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Need some advise on how to get a Colt used to taking worm meds--tube
I have tried taking a syringe w. Molasses, but I can't get him to lick it or anything, and he still fights me when I try to hold onto his head by the halter. I fdon't really want to use the kind that you add to feed every day.
Any suggestins would be appreciated.:)
 

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I worm my horses every 8 weeks.

Instead of fighting with them, I dissolve the paste wormer in water and pour it over their feed.

I haven't yet had a horse refuse to eat it. Of course, I have only geldings and they live to eat! :wink:
 

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I have yet to meet a horse that voluntarily will suffer an overgrown syringe being stuffed into its mouth in order to inject a highy unpleasant gunge into the back of its mouth.
I give my girl some chopped apple up front - then I insert the syringe - then I give her some more chopped apple.
Then she can have a small bowl of feed which contains a good percentage of
speedi beet.
She still doesn't forgive me, but we have got to the stage after 2 years where she will let me do it.
 

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I practice with an empty syringe and a pocketful of treats ahead of time, simple approach and retreat exercise. I put the syringe as close to the horse's mouth as he's willing to let me, and I hold it there until he's relaxed and not caring, and then take it away and praise. When I get it into his mouth, I give a treat and take the syringe away and praise. Usually the worst I have to deal with on D-Day is 1 or 2 approaches and retreats when they smell the medication. I always treat after I deworm to "make peace." If they're really a lot more fussy during the actual deworming I'll practice with a syringe loaded with applesauce. I also try to find the active ingredient that I need at the time in an apple flavored version. My guys seem to handle that better; I get fewer sour looks afterward. :wink:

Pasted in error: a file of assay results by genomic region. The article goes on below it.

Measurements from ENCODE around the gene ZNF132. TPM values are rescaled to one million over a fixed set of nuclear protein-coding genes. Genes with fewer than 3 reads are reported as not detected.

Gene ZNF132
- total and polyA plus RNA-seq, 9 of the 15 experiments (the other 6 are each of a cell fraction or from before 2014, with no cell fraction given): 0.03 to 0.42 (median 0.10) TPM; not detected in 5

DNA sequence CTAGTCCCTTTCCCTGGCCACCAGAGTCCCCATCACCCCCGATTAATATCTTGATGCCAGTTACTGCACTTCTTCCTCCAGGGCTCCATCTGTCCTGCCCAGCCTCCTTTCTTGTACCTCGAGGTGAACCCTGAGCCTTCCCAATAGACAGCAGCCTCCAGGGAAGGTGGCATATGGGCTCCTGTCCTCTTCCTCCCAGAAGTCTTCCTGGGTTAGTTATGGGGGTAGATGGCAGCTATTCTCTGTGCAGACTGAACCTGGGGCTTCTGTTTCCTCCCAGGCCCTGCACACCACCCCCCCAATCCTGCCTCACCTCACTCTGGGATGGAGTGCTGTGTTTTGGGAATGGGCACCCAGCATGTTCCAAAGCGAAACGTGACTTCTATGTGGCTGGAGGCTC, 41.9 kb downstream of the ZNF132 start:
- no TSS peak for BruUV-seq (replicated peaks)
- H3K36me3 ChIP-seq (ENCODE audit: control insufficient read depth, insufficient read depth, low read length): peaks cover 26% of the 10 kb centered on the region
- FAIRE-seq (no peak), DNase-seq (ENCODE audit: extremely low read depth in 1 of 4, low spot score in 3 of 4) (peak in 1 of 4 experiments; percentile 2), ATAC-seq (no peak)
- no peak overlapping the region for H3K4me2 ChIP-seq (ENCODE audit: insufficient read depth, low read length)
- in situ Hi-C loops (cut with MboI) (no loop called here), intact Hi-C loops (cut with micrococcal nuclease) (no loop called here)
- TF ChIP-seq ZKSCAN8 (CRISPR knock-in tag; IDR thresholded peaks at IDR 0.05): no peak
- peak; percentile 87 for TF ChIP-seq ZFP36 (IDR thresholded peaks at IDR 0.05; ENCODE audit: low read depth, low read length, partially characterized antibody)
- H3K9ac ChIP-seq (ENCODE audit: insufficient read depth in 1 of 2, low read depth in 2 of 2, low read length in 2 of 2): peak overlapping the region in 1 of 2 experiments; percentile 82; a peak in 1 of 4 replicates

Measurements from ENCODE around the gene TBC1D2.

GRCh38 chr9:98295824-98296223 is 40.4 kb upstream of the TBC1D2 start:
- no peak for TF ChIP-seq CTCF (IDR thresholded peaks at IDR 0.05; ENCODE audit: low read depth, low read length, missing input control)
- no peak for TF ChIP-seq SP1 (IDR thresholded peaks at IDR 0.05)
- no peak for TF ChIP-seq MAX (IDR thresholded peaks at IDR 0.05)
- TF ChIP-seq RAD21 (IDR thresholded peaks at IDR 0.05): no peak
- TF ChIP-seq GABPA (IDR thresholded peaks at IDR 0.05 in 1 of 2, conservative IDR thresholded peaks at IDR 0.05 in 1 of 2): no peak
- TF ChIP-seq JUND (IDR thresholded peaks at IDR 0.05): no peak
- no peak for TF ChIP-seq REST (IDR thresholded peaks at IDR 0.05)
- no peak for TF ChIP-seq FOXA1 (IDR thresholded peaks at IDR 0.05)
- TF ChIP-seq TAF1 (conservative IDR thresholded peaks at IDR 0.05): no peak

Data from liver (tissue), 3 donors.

I have really small hands, and it's hard for me to hold the tube and get the plunger down with one hand, so it's important to me to be able to take my time and not have to fight the horse to do any oral medication. My vet appreciates it, too. :lol:
 

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If all else fails, mix it with a cup or so of apple sauce. I had an old gelding that wouldn't eat it mixed with his mash. Would either eat all around it, or not touch it at all. The vet gave me the ok for the applesauce, so the next time I had to worm him, I just got a disposable bowl and mixed it. He licked the bowl clean! Absolutely NO waste.
 

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First way is every one giving their horses worms?? It is not wormer it is Dewormer.

Also just deworming a horse b/c is wrong. It leads to resistance to the Dewormer. Ky is starting to have a big problem with this. I have NEVER dewormed my horses on an 8 week schedule. Also the timing you deworm your horse is also important. Testing is the best way to go although not all types of worms can be seen when testing so some just have to be done and hope for the best.

As to how to give Dewormer. There are several ways to do it. I have one old mare who will not let you touch her mouth no matter what. I simply put the dewormer on her feed and cover it. She eats it right up with no problem. With Dewormers on the market today horses seem to like the tast so it is not hart to get them to eat it like that.
 

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I agree with Nrhareiner, I only worm my horse every six months and always mix up the type of wormer. I don't know if you all have particularly virulent types of worms where you are but here they are not a big deal and certainly do not need treating every eight weeks!

It must be the way you are approaching with a syringe it sounds like you need to get better with it. I have not ever had a horse that I couldn't treat with a syringe. The trick is to make it seamless. Change nothing about the way you approach your horse, walk up to it as you normally would, as you catch the horse by the halter in the normal way, slide the syringe that is being held in the other hand up to the corner of the horses mouth, the horse doesn't even have to see it. Slide the tip of the syringe into the very corner and insert as much as you can until the horse opens it mouth then slide in deep and squeeze. Whip that syringe out of the horses mouth and then carry on as if nothing has happened. All of this takes about 10 secs.

Maybe because I don't think worming a horse is a big deal my horses never treat as such either. Also I have worked on farms for years and have drenched god knows how many head of stock. Now, drenching a half feral bull calf is a drenching drama! A horse, not so much.